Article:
The cool film-noir mood that's been Spain's aural trademark since Josh Haden formed the group in the '90s warms up just a bit on their fifth studio album, Sargent Place. Musically, Sargent Place is full of the atmospheric late-night moods and open spaces that are this group's stock in trade, but there's a touch more fire in the performances on this set, and the emotional stakes feel a bit higher. This probably isn't an accident; Josh Haden's father was the legendary jazz bassist Charlie Haden, and Sargent Place contains Charlie's last recorded performance. If the album never explicitly addresses his fate, Sargent Place is full of songs that touch on the power of love and the pain of its loss, and Josh's vocals take on a bluesy air in songs like "From the Dust" and "In My Soul," while he brings a soulful undertow in "Let Your Angel." If this music still plays its feelings close to the vest most of the time, when Haden opens up it feels honest and real, and the music is a good match, clean and clear but somehow deeply felt at the same time. Haden's accompanists are in fine form here, especially guitarist Daniel Brummel, keyboard man Randy Kirk, and drummer Matt Mayhall, and when Charlie Haden's unmistakable upright kicks in on "You and I" as Josh sings of a love that will never die, the song becomes much more than the sum of its parts and turns into a powerful testament to the legacy of one creative family. (Josh's sister Petra Haden also lends splendid backing vocals to the sessions.) Spain have never dealt in irony despite making music that could easily sound like a post-modern parlor trick, and Sargent Place is one of the their most powerful efforts to date, an expression of caring born from a time of grief.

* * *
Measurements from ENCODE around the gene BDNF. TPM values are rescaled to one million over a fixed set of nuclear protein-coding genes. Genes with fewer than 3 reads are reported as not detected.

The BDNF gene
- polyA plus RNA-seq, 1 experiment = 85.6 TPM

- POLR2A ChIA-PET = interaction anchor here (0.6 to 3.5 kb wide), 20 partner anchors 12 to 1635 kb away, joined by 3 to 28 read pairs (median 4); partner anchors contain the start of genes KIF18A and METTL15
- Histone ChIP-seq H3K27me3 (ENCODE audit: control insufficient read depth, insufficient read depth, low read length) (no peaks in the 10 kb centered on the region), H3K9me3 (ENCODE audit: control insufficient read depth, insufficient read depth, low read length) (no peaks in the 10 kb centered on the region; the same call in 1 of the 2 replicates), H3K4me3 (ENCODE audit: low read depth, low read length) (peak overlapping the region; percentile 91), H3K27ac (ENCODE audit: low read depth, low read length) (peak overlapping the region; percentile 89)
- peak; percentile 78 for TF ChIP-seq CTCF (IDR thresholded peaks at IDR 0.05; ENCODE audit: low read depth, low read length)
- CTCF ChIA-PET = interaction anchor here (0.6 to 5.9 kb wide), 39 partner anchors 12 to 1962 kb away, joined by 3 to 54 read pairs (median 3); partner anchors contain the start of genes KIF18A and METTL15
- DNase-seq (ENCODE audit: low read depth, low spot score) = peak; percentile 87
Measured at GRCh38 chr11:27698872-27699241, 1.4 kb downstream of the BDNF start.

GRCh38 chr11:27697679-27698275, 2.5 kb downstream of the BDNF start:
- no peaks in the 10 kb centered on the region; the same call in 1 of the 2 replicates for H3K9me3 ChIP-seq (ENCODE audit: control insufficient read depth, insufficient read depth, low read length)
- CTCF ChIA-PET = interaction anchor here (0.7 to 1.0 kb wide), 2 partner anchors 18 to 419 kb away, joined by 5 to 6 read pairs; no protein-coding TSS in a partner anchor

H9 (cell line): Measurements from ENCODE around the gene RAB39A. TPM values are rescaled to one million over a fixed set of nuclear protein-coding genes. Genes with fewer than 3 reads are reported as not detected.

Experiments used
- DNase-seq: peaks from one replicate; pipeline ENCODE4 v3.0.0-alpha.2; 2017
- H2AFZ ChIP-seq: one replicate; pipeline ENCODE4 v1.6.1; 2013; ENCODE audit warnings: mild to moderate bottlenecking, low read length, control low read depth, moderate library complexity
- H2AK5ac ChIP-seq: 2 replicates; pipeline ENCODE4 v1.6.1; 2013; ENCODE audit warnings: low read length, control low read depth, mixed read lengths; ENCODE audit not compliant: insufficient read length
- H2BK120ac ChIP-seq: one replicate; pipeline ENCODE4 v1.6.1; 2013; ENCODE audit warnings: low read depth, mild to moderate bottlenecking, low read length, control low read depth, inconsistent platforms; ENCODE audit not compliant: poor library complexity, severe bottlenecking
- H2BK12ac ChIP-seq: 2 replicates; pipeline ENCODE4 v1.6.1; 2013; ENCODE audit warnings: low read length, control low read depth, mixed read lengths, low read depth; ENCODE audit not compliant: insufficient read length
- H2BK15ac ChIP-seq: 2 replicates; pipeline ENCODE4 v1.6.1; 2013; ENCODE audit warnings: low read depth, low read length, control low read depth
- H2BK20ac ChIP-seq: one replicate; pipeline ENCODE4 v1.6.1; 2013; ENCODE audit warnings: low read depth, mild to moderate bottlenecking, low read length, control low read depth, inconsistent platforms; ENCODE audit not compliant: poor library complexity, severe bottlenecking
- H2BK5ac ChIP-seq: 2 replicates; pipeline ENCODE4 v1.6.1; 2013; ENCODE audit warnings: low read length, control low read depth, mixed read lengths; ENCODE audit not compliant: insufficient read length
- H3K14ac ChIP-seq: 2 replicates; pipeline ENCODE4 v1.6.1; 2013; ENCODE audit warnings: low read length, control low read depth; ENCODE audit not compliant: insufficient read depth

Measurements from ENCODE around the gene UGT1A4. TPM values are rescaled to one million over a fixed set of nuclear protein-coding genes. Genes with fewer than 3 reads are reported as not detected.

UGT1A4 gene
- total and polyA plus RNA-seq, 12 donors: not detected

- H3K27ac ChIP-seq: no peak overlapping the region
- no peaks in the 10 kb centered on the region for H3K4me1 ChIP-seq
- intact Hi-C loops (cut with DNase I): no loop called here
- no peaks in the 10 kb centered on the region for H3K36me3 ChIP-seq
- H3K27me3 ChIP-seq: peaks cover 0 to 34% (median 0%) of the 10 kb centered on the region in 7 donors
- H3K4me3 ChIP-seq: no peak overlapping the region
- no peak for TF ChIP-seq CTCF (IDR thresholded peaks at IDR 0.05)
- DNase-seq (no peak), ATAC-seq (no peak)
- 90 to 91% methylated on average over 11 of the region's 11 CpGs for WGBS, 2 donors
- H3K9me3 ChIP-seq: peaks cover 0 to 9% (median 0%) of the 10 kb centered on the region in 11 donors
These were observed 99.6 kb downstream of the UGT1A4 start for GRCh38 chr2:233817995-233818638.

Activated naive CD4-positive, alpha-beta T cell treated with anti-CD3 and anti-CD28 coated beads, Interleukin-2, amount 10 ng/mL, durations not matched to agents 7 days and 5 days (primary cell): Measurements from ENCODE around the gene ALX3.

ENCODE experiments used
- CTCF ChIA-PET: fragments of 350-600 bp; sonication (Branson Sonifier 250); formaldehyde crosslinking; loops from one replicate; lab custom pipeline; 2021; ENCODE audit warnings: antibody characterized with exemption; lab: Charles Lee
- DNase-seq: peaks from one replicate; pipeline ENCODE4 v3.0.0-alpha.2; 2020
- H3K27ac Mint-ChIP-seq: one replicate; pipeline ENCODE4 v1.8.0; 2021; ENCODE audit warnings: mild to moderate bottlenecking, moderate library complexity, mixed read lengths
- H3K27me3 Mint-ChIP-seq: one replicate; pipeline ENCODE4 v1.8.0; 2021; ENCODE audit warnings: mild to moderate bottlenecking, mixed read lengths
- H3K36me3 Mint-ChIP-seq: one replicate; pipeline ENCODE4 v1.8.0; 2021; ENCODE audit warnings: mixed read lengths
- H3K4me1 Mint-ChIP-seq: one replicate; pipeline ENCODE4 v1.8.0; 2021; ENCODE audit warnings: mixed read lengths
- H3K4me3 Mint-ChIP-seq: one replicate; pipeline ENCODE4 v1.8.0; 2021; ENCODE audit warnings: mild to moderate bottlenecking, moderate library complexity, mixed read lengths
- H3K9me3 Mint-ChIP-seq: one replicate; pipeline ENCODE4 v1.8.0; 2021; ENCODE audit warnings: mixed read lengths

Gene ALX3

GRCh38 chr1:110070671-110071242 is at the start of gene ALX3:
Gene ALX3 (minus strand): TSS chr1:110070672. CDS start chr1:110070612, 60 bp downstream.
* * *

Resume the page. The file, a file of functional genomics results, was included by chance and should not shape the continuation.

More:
Share this page
AllMusic Review by Mark Deming